Campaign India Team
Oct 12, 2017

Media360 India: 'Keep faith in print, it is here to stay'

A panel featuring 'fans' of print indicate publishers need to be more confident of their offerings

Media360 India: 'Keep faith in print, it is here to stay'
Speaking at Media360 India on 11 October in Mumbai, Dolly Jha, executive director - marketing effectiveness, Nielsen urged publishers to be more positive about their print product. 
 
She said, "Print publishers need to portray positive spirit. If you see the kind of investment in digital to prove it works and works beautifully, it’s huge. Print is a great effectiveness medium. But how many publishers have shown that? Very few." 
 
Also on the panel was Pallavi Kanchan, CEO, Verve Magazine.
 
She believed the feel and look of print is still in demand in the market and print is growing, but at the same time publishers need to embrace digital. "It’s a fact that print for us has grown. I maybe a niche player, but the fact remains the touch, feel, look of print is still wanted by the market. However, yes with the changing eco-system we are in, it’s important we embrace digital and work with it. In the very long run print maybe dead, but at this point of time, it’s not.  The reader wants it, but brands don’t want it.  Digital may have grown in higher percentages, but absolute numbers are lower," said Kanchan.
 
Pradeep Dwivedi, CEO, Sakal Media Group, added, "Print is not a black and white movie or a Dilwale Dulhaniya Le Jaayenge running in Maratha Mandir. The newspaper still remains the first medium for credibility. In metro-centric markets, there’s a tendency to go to digital. And then people assume the whole market is going that way. But Hindi and other regional languages are growing very well. Most publishers are creating innovations here. It may decline in share of the market but it will continue to grow in absolute numbers."
 
He added, "There is talk about clients not convinced about print, but at the same time we are seeing so many ads by digitally driven businesses too. So, I think advertiser recognition is there."
 
Sathyamurthy Namakkal, executive director, DDB Mudra Group, president, OMD MudraMax, added, "In the last one a half decades we are seeing print publishing friends finding one reason or the other to feel less exuberant. First, when TV came they wondered what would happen to print. Then came digital five years ago and the same worry about print came up. And now, I’m still hearing it. Print publishers are lacking confidence. Around eight to nine million people watch Kaun Banega Crorepati. Double that is the readership of the largest newspaper. We need to feel more exuberant of the fact that we’re doing well."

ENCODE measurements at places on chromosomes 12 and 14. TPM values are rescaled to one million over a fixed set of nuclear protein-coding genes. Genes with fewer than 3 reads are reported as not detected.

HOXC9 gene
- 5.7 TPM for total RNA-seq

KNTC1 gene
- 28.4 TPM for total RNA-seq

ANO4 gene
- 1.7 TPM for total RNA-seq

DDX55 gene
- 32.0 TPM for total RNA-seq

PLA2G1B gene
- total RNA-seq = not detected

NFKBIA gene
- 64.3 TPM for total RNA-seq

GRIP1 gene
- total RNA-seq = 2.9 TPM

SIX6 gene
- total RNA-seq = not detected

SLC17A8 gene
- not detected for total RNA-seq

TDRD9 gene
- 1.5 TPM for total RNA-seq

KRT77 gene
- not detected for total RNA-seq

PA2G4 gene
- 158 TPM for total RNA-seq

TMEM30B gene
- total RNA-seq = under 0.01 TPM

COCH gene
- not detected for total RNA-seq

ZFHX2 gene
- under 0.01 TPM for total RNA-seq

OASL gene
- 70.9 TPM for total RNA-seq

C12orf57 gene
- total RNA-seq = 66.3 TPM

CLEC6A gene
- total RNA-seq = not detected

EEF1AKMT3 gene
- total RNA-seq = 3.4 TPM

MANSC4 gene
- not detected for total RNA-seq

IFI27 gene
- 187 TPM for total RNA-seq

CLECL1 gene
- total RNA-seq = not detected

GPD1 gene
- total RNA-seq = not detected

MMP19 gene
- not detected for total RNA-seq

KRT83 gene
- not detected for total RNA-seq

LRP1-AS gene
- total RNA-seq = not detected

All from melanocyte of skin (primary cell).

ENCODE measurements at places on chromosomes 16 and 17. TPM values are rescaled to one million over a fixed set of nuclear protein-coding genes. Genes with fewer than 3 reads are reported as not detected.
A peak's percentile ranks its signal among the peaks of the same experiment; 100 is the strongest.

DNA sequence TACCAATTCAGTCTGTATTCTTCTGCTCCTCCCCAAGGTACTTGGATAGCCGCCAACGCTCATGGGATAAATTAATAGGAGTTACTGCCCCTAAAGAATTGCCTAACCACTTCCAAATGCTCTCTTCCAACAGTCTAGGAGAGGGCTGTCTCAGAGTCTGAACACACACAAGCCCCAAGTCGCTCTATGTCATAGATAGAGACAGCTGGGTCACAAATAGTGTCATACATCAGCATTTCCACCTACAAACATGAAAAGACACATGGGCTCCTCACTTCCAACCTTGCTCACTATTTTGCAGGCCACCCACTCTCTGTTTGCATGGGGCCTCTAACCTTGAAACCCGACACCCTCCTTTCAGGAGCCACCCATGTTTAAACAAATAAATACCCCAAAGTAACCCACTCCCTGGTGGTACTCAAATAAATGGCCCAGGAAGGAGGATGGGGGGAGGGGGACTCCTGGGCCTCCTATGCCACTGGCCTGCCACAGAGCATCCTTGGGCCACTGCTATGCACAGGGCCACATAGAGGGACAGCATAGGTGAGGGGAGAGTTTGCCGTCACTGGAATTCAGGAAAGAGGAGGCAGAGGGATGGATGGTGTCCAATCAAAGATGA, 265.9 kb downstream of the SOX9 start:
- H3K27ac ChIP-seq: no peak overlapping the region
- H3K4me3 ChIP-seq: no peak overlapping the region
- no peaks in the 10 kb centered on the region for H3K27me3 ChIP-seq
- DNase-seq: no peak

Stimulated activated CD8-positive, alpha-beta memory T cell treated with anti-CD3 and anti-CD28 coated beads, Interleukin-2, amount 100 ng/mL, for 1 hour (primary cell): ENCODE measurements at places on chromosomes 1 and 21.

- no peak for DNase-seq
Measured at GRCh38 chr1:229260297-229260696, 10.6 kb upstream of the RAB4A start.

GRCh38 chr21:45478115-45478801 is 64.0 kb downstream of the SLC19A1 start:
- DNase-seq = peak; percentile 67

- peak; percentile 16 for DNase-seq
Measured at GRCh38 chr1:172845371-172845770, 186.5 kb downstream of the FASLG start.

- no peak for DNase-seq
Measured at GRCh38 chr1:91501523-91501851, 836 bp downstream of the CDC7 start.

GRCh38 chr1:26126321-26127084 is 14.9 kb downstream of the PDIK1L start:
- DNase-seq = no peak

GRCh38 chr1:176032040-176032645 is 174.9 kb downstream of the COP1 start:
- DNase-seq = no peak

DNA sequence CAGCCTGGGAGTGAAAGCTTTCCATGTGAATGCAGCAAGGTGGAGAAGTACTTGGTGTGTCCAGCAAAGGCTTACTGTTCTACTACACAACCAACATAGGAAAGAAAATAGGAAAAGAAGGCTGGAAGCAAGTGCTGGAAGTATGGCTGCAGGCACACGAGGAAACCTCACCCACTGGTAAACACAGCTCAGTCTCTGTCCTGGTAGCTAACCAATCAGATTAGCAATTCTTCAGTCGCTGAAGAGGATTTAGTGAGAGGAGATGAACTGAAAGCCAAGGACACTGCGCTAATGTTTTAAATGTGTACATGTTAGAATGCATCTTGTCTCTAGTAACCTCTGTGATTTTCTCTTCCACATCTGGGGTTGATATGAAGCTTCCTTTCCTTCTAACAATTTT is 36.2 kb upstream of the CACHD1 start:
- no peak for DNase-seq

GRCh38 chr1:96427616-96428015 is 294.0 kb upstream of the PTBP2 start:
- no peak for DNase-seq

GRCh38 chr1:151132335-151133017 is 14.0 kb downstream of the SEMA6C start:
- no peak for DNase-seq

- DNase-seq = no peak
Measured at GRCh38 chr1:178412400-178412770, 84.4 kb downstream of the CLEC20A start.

He added, "Revenues will increase, but share will drop. Publishers should find creative pricing for brands that don’t enter the medium. The whole pricing model has to be reinvented if there needs to be a bigger share of the pie for print."
 
Jackets
 
Jackets on newspapers have been a hot topic of discussion and ridiculed in the past. The panel was asked for their views on the same.
 
Dwivedi's view was: "The number of people who pick up deals from these jackets is quite high. So, it’s a mixed audience. The audience who don't read the ads, would be the same audience who watches a show on DVR without ads or skips YouTube ads. I don’t think jackets take away from reader attention.  Even the third or fourth jacket has high value for advertisers and does serve a purpose. We see multiple jackets only during the festive season anyway. Clearly there is a case to be made for occasion specific advertising."
 
Namakkal believed that multiple jackets simply negate each other, specially when two brands from the same category are advertising it while Jha labelled it as lazy advertising and called for publishers to be more creative without being intrusive. 
 
Kanchan compared this form of advertising to pop ups on digital and stated that the former is better cause cause it doesn't create the same disruption the latter does while reading an article.
 
Has print lost youth completely? 
 
Kanchan restated that while digital consumption has risen, print is still present. She said, "Yes, the youth consume it lesser than earlier generations used to. Maybe 99 per cent of the consumption is on digital, yet one per cent consumption is there. But, if you take the 35-45 year old, there’s still double digits consumption of print."
 
Jha added, "The kind of RoI’s we see on print is better than we see on other mediums. TV builds reach, but when you talk about effectiveness, print has an edge. We talk straight about impact on sales. If you spend an x amount, how much do you make on it."
 
Nammakal called for more spends in measurement of the category. "TV spends about 150 crores in calculating measurement on the same. Print does about a tenth of that. The next IRS is scheduled to release in 60 days from now. The agenda is to continue it without a break. "
 
The panel was moderated by Shripad Kulkarni, MD, Vizeum. 
 
Source:
Campaign India

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